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Older people learned in school that anger was a sin

At one time Ireland brought a religio-cultural dimension to anger. Older Irish people up to the 1970s learned from their catechism that anger was a sin, and not just a sin, but one of the seven capital or deadly sins. This became ingrained in us. Although I attended school in

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Anger Coming from an Insecure Attachment

Many people who had an insecure attachment in childhood carry anger as adults, some of it intensely evident and some latent. I have, however, met people who suffered neglect in childhood, who assured me that they did not feel anger and I believed them. Sometimes during a counselling session the

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Hitler a good example of how a childhood can damage us although it does not excuse how we behave.

As you can see from the last blog, many circumstances preventing adequate parenting are simply unavoidable. One of the most familiar cases in my experience is that of having a large family, where parents struggle to find time to meet the needs of their children. Frequently, in such cases clusters

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Emotional or soul wounds inflicted in childhood can run from generation to generation.

Parental failure to meet dependency needs is, in effect, traumatic for the child, and inflicts what is called an emotional or soul wound, which is too painful to experience. The result in teenage years, especially around the age of sixteen, is a severe lack of concentration in school, where the

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We must show an interest in our child and show him or her how to do things.

Affection and love needs are obviously closely linked, and all of the dependency needs overlap into a holistic parental behaviour sending out positive messages to your child, which in adult life increases his capacity to give affection and love in the best sense of the word. The third need is

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Give your child as many hugs as possible. You can never hug enough!

Touch is the heart of affection, and that is how you make the child feel a sense of approval, the second need. Alice Miller, the great Polish psychiatrist, advocated that the first year of the child is the most important one. This is the time when the child should be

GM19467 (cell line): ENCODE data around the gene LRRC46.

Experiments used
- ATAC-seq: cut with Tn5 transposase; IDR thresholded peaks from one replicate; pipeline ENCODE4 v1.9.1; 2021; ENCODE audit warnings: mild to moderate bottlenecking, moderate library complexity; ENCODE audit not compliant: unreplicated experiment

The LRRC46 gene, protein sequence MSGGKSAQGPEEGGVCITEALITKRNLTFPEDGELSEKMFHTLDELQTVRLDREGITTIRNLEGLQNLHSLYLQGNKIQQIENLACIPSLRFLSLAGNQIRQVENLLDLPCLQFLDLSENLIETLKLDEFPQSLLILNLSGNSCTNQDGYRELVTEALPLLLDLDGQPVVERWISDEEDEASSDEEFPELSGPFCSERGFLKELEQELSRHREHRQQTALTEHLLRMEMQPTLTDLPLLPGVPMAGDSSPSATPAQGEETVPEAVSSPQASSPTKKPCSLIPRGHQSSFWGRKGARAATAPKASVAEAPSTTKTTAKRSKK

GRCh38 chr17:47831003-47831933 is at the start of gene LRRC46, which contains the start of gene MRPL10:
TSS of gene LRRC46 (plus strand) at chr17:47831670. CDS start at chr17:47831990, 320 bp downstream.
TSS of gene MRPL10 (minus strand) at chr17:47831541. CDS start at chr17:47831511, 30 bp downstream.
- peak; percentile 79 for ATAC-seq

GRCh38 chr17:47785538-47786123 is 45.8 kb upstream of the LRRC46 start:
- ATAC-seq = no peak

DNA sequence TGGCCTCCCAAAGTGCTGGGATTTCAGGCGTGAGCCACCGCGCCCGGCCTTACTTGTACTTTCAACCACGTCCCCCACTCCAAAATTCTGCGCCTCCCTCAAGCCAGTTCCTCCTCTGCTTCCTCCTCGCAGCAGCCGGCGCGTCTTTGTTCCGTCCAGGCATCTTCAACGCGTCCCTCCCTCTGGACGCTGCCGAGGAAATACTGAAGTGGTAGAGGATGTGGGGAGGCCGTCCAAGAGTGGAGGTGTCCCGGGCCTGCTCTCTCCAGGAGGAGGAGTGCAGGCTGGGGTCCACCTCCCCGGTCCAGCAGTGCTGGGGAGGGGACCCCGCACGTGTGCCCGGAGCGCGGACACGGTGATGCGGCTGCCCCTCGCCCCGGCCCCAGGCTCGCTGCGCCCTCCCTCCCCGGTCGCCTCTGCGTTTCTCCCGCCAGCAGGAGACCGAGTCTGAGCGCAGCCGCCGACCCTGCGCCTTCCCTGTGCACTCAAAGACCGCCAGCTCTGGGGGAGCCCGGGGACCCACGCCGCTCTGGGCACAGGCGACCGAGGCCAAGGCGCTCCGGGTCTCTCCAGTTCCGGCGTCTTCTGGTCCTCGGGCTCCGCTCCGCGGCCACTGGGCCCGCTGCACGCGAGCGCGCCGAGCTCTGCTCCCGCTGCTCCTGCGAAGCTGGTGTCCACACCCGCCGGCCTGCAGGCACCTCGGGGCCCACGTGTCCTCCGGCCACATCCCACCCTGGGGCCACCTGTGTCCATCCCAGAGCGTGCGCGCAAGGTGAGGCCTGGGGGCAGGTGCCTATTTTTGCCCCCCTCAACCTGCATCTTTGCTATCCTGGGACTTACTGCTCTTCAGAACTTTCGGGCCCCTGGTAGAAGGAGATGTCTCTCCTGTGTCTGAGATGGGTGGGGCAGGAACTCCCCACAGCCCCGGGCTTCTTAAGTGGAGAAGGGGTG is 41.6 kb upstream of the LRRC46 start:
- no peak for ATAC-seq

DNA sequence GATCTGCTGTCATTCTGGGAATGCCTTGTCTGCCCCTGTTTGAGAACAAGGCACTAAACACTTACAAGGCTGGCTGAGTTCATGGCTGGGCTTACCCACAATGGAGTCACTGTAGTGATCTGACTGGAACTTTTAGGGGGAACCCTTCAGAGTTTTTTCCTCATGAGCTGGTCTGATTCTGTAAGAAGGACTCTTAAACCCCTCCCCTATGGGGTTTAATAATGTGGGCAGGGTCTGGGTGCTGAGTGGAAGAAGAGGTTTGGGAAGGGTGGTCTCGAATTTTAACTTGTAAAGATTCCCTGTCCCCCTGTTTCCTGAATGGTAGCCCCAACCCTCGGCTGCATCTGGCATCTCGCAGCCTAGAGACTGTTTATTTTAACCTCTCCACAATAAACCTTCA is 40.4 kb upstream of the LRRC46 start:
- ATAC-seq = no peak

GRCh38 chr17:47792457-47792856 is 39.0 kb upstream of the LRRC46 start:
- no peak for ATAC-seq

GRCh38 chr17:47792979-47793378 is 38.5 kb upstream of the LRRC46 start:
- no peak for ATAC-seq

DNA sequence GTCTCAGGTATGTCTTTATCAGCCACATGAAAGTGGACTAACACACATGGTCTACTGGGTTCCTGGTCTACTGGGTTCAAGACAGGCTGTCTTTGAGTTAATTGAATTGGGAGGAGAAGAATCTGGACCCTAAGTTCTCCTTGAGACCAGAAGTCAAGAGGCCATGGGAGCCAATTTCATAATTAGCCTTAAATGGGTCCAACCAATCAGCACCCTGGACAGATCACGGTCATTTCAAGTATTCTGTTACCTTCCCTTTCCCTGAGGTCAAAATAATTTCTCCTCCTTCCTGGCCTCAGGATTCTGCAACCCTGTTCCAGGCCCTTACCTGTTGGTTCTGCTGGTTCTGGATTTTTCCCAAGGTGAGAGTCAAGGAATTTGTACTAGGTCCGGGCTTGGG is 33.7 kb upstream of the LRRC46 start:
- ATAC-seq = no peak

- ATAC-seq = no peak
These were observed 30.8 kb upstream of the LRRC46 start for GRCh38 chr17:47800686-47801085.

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Meeting a child’s dependency needs is absolutely vital and has a profound impact on his or her adult life.

If good enough parenting determines the creation of a secure attachment, obviously it is crucial to understand how this happens on a practical basis. In theory this is very easy, although, judging from the extent of attachment problems, it may not always be so simple to do. Good enough parenting

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Creating a secure attachment is the most important job a parent has

When you consider in the last blog Jason’s sad situation and the issues it bred in him, you might think that his mother would be able to compensate for it. But, that was not the case, showing how vital the father is for the boy in terms of attachment and

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The love and attention of fathers’ is vital to male children

You have seen how one of Jason’s issues was fear of abandonment, and the following excerpt shows how significant his insecure attachment to his father was, and how it impacted on him, breeding shame, hurt, jealousy, discord, fear, depression, low self-esteem, poor self-confidence, and a stubborn desire for his father’s

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An insecure attachment means there is no emotional bond between child and parent in adult life.

If a secure attachment is badly disrupted similar problems follow. This can occur, for example, if a caregiver gets depression or is sporadically unwell, or dies. The consequences of this can be serious in terms of the emotional development of the child and many of the psychological and emotional ills

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